I received an interesting email today.  At first, I thought it was a joke.  But the writer is serious.  Here’s the email:

Hello Tim,
I am very glad to find you and your posts on the internet and your website. I am writing to ask you for help in finding employment. I am a licensed Estetician and am interested in the position of Corpse Beautician. I have been working with the public and applying make up for over 5 years and now find I am interested in this aspect of Estetics. However I have been researching online and not finding anything. Looking at online funderaljobs.com and places like that I have used their search windows and not found anything remotely called ‘corpse beautician’. I have also not found anything like this job description in the long list of funeral jobs in existance.
What I mean to express is that not for looking can I find even on the internet the job of corpse beautician or related position. Do I just not know the official name of this job? Do I just not know the category under which this job is listed? Is it that there is just no listings for this position at this time and my timing is bad?
I live in Houston Texas and I would like to transfer my skills in Estetics to the funeral industry. I don’t know if my serach criteria is bad or if the market is non-existant at this time. Is this position in funeral homes so rare and should I make a point of calling each individually and ask if they employ such persons? Do I need to sell myself and my skills as a new service to a unexposed area?
I simply can’t ascertain the market in my area nor online as I get no results from google searching.
If you have any advice how to approach the market or funeral homes directly and/or how I should go about getting experience on some corpses first before seeking employment I would appreciate it.
 
Sincerely,
Jil W.

After thoughtful consideration, here’s what I sent back to the writer:

Jil:

Thank you for your kind words about my website.  And yes, I can tell you a little more about the job you’re seeking and why there’s not much on the internet about it.

 
First, I’ve never heard the phrase “corpse beautician” before.  Frankly, it sounds in poor taste, which may be why no one uses the title.
 
You would do better to talk to funeral homes about cosmetologist positions or ask about employments as a dressing room attendant.
 
But the more likely reason that you can’t find job listings for the position is that few funeral homes employ someone who only does makeup.  Most funeral homes know that putting makeup on the deceased is such a tiny percentage of the workday, making it a job done by the same person who embalms the body, dresses the deceased and puts them in the casket.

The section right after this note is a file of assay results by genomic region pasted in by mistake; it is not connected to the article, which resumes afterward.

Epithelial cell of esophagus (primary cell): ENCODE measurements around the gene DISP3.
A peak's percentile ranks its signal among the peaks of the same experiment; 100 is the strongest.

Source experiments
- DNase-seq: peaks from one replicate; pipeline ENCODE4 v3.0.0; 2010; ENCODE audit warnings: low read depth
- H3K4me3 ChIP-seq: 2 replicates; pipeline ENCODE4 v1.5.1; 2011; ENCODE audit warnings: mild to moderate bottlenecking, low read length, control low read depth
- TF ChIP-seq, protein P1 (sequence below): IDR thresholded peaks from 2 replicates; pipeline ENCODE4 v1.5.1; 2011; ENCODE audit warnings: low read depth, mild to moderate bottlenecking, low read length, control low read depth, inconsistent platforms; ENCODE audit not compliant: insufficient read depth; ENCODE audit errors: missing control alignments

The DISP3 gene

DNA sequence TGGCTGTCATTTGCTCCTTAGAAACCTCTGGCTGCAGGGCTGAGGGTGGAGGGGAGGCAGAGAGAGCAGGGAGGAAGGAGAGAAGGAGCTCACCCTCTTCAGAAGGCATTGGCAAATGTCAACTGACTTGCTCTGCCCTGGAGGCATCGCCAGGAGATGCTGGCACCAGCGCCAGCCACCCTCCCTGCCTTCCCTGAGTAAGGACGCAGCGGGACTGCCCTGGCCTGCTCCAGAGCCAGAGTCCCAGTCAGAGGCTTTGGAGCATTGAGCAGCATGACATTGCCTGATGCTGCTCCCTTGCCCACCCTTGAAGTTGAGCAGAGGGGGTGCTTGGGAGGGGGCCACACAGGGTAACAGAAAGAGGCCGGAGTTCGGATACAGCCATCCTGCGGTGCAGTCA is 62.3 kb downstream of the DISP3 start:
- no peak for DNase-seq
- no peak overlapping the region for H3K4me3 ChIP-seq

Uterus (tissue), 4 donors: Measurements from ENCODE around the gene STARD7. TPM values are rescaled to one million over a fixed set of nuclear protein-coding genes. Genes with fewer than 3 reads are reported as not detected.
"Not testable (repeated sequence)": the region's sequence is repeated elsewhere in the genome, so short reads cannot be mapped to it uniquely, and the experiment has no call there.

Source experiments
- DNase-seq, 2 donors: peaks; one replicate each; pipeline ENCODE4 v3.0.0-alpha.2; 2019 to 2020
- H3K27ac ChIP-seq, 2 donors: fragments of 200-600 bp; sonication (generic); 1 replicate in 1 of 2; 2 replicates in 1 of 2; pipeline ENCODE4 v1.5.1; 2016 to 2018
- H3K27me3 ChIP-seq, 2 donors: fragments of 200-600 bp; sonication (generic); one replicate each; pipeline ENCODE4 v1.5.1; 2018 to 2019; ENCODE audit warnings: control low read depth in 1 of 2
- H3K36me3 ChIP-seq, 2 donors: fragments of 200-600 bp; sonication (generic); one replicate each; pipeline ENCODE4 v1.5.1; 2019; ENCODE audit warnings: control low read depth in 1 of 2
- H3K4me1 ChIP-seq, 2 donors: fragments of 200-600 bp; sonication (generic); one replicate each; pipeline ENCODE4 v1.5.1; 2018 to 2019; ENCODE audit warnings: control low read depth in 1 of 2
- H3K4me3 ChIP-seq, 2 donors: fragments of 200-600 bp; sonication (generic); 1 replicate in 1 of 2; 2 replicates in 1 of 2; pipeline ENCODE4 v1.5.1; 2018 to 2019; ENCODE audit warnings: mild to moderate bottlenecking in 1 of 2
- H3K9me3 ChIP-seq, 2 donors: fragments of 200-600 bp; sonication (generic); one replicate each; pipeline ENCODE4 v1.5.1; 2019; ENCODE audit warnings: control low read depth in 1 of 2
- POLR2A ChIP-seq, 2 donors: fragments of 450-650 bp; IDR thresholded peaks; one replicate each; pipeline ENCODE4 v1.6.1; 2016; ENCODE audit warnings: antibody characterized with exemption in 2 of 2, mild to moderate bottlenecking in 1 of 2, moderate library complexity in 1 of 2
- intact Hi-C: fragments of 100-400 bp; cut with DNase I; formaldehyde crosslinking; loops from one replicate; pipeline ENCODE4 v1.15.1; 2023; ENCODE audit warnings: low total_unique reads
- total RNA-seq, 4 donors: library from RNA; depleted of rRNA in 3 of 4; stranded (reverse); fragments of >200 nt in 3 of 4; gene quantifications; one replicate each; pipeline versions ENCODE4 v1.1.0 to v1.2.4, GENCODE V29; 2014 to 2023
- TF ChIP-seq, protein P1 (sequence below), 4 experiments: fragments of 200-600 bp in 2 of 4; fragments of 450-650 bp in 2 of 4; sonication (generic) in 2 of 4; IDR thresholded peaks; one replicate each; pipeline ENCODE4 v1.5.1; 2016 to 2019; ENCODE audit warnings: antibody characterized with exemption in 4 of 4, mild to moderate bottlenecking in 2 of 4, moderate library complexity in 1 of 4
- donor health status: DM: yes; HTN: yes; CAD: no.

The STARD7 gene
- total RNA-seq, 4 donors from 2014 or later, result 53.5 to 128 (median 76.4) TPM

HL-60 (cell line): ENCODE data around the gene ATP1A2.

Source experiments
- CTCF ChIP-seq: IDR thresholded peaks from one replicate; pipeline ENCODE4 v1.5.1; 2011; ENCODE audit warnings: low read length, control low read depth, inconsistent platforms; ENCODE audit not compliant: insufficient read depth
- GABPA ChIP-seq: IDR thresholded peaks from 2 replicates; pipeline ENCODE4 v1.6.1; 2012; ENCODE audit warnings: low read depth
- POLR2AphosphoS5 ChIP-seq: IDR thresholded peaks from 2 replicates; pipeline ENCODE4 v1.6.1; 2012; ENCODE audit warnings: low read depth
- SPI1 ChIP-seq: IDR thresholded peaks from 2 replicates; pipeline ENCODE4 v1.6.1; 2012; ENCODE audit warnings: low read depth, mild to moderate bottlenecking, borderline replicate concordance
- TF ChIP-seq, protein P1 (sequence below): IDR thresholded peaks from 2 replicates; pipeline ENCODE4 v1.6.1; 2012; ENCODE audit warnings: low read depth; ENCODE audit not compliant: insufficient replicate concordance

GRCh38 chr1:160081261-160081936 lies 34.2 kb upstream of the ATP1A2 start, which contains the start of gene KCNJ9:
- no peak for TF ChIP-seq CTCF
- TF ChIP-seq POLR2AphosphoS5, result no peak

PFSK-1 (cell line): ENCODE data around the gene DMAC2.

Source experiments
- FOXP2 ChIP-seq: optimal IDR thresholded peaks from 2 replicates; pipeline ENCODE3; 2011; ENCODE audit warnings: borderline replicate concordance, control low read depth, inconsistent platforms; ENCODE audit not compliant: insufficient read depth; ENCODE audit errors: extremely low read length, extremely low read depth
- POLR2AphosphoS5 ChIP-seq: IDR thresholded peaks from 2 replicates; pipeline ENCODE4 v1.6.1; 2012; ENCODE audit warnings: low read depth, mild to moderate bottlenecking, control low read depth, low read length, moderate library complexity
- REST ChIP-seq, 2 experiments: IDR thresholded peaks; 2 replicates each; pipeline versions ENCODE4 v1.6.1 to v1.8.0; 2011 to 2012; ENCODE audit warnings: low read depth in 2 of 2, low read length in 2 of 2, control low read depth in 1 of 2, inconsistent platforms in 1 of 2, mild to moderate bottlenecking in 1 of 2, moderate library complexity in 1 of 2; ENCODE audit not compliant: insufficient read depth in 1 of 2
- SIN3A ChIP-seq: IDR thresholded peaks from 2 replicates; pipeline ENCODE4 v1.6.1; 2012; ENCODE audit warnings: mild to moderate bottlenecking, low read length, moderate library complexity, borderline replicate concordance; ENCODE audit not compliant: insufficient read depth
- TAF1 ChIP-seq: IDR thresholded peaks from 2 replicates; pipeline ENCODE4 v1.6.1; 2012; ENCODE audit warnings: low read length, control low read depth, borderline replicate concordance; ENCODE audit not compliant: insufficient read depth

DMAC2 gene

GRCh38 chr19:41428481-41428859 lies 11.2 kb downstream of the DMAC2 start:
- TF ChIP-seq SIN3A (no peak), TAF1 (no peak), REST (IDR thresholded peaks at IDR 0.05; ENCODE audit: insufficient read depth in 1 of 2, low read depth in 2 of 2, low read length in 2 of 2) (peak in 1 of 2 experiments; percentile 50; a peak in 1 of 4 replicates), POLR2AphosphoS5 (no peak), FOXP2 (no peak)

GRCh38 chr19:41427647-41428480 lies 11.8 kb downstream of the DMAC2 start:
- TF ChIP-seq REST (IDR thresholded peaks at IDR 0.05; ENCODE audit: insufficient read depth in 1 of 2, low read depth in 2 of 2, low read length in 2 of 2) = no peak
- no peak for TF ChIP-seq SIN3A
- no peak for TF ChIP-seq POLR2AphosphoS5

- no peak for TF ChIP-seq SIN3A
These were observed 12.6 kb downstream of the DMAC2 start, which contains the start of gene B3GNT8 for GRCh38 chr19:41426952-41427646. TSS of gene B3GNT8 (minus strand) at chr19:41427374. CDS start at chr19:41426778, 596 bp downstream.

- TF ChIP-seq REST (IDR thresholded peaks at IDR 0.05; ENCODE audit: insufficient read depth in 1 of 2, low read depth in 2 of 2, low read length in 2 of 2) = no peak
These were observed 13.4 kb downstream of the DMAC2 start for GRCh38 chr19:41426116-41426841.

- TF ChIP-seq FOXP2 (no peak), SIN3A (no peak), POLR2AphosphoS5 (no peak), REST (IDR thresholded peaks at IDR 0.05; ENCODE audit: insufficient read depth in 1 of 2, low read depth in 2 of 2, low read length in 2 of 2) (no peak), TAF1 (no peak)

In smaller funeral homes, that person might also empty the ashtrays on the smoking porch, vacuum the chapel, typeset the memorial folder, run the death certificate and stand for the visitation.
 
In fact, some firms that handle 60-80 funerals a year (near the national average, actually) might only have two full-time employees.  That means the licensed funeral director is doing all the preparation and the secretary/assistant does all the jobs the funeral director doesn’t want to do.
 
What I’ve just described is analogous with my experience working in a small, family funeral home.  However, you might be more interested in what I saw at the large corporate firm where I worked.
 
There are several large corporations that own groups or “clusters” of funeral homes across the country.  These clusters operate at their most efficient when they utilize a central prepartion facility to handle the embalming, dressing, cosmetizing and casketing of the deceased for several funeral home locations.
 
In this arrangement, there are folks whose full-time jobs are to embalm and prepare the deceased.  In the large central facility where I worked in the 1990’s, there was a person whose sole job was to dress and cosmetize the deceased clients.
 
Before you get your hopes up, you should know what that job required:
 
Lifiting 100 pounds or more (to lift bodies into caskets)
Manipulating remains for dressing
Making a windsor knot in a tie on a person who’s lying down (harder than you’d think)
Dealing with purge (bodies that leak after embalming)
Lifting, stacking, pushing heavy caskets
Any other thing the funeral directors ask you to do
Still want this job?
 
Seriously, if this is something that you’re interested in, you should call some funeral homes.  But don’t be surprised if they don’t give you the warmest reception.
 
When I worked in the funeral home, I could always tell when a beauty school had just graduated a class because I would get ten calls in a week from freshly-minted cosmetologists who thought they were the first ones ever to look for a job in a funeral home.  And it was sad to have to tell them that my boss handled all the cosmetic work and was actually really good at it.  Besides, how would they make a living coming in once or twice a week for an hour to makeup a few bodies?
 
I hope I haven’t upset you terribly.  I think you will be able to make better decisions about your future with the information I’ve offered.
 
Once last bit of advice:  don’t try to sell yourself as a “corpse beautician.”  Sounds kinda creepy.
 
TIM
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